Last Saturday, as eyes turned glassy and coughs turned nasty and aches began to conquer the depths, the annual visitation of the creeping crud became too obvious to deny. Our oldest son canceled work (it's hard to promote healthy smoothies at the Jamba store with a two-pack-a-day cough) and we began to rearrange our plans for the next few days. The biggest change: two sweet girls from Morgan Hill were not on their way to our house to celebrate a very important thirteenth birthday. It was a sad decision to have to make, but fever germs didn't need to be shared.
At some point on Sunday afternoon, the soon-to-be-birthday girl asked with sadness, "Why couldn't you have had me in June, Mommy? We always get sick in February." For the last three years, that has been true: at least one person has had a fever and a cold on her birthday. I seem to have been completely lacking insight into future cold and flu germs on February 10, 1996; all I could think about was the fact that it was time for baby #4 to arrive, and that I would prefer not to wait another second, let alone another four months, for her to join our family.
After a Sunday of true rest, and a Monday of slower-than-usual Mondayness, we were ready to celebrate. Banner, flowers, Dutch babies for breakfast, lunch with Daddy and a movie all added up to a festive and celebratory day.
Later we had cake and off-key birthday singing and general silliness. It was an amazingly fine birthday for a Plan B celebration.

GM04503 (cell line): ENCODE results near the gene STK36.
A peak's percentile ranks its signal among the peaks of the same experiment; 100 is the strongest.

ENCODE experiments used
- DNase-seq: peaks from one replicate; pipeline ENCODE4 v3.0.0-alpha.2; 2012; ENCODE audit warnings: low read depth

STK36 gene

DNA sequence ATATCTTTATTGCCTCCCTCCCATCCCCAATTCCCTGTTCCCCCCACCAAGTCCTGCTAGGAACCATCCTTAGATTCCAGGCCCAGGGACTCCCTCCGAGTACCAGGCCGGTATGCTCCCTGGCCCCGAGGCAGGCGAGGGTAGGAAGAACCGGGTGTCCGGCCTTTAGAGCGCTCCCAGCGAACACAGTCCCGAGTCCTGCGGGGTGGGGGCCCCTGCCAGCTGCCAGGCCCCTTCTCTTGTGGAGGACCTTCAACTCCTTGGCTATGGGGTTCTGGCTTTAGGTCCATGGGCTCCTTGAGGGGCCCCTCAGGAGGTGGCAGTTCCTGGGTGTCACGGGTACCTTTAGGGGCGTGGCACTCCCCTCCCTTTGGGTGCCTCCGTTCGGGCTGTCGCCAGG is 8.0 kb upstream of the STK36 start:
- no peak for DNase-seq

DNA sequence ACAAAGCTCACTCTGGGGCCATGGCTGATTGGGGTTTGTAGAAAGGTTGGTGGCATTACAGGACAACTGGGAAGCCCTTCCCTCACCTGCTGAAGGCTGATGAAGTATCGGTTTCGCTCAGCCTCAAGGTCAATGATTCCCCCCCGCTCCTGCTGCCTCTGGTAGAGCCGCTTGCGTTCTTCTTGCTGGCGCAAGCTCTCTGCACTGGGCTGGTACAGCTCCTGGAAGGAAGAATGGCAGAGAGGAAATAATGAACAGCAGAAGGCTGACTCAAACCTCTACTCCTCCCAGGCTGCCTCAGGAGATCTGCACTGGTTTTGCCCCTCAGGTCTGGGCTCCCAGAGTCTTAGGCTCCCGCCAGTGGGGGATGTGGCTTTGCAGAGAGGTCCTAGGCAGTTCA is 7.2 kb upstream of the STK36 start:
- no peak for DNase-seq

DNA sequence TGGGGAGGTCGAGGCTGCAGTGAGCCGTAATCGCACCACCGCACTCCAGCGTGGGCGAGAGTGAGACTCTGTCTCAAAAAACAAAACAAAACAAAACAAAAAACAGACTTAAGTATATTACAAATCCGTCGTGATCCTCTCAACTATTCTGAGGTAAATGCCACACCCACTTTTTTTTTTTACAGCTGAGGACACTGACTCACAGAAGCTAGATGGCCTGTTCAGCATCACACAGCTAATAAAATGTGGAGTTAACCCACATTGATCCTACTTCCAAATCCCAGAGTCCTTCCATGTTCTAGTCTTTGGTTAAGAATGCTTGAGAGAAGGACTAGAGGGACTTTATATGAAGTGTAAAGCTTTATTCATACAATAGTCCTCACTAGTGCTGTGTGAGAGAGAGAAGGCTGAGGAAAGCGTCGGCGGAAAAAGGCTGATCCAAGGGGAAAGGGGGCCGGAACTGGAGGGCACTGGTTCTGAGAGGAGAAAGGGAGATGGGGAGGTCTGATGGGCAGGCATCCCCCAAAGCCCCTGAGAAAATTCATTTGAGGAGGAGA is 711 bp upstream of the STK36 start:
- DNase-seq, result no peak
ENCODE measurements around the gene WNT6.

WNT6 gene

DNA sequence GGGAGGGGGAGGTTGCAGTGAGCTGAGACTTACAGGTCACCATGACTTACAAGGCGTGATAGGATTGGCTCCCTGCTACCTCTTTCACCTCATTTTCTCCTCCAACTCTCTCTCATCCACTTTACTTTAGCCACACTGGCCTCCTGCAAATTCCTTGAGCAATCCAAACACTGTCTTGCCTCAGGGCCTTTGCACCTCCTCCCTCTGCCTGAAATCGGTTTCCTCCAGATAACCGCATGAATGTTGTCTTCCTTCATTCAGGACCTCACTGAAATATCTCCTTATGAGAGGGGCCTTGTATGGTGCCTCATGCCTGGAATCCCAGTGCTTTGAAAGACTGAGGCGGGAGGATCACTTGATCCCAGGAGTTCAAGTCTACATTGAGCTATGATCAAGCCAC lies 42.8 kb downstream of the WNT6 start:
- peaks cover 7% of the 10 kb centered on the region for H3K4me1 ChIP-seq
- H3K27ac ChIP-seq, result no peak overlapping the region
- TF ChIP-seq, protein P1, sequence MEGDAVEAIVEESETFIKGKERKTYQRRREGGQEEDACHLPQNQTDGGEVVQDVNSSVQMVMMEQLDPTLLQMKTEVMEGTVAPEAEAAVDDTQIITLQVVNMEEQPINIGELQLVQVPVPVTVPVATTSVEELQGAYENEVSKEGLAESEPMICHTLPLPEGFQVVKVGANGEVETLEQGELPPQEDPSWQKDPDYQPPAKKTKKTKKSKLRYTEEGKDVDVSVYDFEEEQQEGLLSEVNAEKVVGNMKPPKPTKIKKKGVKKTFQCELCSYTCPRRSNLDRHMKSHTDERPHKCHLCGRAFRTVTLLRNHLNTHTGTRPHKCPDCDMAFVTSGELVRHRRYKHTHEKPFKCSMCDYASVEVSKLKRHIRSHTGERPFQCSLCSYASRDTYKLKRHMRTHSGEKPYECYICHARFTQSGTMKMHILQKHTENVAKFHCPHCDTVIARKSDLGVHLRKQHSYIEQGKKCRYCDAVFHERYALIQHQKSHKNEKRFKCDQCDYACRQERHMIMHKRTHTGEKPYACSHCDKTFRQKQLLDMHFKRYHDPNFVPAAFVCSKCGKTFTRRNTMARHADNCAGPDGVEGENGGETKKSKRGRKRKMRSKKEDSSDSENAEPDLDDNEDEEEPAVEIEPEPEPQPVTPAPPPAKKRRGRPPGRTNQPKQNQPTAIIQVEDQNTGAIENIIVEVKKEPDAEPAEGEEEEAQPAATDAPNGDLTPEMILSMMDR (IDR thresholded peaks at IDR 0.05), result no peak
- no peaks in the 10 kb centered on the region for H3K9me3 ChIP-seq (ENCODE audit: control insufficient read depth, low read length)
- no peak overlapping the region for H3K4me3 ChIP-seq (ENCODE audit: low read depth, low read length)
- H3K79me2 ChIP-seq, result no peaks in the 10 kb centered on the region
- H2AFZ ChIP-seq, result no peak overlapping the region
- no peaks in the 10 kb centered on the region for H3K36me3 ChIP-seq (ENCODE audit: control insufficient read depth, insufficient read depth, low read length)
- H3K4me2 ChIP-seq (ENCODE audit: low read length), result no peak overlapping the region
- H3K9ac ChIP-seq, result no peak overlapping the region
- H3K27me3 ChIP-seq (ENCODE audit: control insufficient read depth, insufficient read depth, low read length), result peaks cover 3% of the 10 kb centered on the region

Many people cautioned us about having a house-full of teenagers. With our newest birthday, we have reached our maximum number of teens at one time: four. We do have plenty of hormones, hours of conversations, lots of planning for the future, long sessions of prayer. It's not always easy to hold back the worry when so many in the house are in intense and significant seasons of life, but it is still a gift to be enjoyed, a rich and fulfilling life.
Some children's approach to each day makes it easier to remember that. Our birthday girl is one of those. She meets life with full enthusiasm and has few fears. She sees stories and drawings and dream lands where others can only see the ground at their feet, and she comes in the room with blue eyes sparkling and curls bouncing more often than not. She loves typing on her Royal typewriter from the thrift store (what nostalgia that tap-tap-tap brings), and I often wonder what stories will roll of that hot press in the future. The pink tuplips her brother gave her are the perfect picture of her life: vibrant, cheerful, graceful, beautiful. How grateful I am for my happy 13th birthday girl.